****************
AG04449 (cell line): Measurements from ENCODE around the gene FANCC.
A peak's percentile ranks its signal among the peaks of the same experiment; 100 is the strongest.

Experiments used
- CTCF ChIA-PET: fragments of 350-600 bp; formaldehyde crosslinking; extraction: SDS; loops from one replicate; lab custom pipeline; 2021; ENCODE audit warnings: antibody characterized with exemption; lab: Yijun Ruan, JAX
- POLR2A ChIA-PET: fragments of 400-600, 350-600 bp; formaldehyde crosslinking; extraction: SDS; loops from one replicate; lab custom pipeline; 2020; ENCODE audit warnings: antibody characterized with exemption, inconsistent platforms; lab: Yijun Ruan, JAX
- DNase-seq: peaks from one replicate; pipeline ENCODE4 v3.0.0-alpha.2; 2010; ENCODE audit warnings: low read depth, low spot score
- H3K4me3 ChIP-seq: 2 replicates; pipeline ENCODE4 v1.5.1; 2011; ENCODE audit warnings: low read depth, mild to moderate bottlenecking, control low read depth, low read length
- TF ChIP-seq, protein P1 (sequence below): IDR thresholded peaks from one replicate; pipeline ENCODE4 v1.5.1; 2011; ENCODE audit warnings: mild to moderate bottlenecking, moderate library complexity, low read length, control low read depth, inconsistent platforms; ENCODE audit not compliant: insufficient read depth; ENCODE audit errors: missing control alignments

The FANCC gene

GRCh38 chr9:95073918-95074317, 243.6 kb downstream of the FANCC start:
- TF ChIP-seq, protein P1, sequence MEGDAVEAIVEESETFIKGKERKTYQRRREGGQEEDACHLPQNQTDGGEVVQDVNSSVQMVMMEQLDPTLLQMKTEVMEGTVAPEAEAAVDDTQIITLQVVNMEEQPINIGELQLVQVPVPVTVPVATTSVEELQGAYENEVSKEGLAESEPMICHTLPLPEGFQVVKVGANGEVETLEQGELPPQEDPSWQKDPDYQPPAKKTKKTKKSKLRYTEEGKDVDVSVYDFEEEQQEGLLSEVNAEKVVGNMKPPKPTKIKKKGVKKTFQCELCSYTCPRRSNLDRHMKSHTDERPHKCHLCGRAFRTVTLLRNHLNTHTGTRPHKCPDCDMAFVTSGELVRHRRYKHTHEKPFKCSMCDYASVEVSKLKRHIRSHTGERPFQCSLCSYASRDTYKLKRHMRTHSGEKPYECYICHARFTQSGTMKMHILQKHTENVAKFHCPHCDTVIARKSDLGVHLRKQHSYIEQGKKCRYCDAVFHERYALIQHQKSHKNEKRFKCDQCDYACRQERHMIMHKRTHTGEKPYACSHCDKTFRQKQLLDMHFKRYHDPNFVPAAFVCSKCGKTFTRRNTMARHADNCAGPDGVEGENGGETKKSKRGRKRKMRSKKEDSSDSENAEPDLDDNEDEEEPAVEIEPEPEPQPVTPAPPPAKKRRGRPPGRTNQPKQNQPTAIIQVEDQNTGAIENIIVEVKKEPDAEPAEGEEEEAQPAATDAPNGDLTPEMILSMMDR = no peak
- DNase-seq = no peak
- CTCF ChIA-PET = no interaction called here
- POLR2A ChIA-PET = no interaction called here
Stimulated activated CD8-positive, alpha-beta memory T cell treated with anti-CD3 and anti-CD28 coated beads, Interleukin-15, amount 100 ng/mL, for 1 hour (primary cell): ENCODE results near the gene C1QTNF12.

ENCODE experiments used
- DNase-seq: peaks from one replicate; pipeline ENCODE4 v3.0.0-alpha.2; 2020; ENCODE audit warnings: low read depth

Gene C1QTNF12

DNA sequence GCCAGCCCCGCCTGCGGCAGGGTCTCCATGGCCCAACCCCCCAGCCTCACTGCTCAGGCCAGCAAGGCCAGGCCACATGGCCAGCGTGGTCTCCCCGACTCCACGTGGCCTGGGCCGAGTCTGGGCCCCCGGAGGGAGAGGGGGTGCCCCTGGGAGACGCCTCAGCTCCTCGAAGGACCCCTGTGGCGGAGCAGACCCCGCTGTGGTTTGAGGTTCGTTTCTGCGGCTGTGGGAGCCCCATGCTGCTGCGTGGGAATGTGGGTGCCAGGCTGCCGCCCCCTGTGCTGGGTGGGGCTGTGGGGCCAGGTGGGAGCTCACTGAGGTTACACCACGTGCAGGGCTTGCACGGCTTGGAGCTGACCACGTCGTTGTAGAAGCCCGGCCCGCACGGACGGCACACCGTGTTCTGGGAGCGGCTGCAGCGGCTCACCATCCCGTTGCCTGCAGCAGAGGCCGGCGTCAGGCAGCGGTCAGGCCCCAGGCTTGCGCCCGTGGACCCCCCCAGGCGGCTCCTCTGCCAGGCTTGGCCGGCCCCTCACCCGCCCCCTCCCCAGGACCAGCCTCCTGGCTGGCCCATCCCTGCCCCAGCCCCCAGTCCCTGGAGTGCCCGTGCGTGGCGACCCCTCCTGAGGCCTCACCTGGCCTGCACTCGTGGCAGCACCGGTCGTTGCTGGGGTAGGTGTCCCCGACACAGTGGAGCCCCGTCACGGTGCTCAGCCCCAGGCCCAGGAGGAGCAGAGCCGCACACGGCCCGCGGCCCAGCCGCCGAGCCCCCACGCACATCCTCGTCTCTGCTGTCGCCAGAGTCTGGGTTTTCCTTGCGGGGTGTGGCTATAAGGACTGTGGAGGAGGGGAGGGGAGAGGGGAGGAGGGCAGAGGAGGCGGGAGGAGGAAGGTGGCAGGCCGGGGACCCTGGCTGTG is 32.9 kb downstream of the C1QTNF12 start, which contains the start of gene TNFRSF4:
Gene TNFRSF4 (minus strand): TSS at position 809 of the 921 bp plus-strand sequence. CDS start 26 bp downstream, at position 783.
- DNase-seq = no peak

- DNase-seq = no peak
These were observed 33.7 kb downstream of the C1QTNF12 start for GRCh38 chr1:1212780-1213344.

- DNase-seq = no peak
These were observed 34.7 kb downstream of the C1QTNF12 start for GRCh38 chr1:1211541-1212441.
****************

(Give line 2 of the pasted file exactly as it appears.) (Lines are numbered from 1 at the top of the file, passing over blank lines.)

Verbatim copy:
A peak's percentile ranks its signal among the peaks of the same experiment; 100 is the strongest.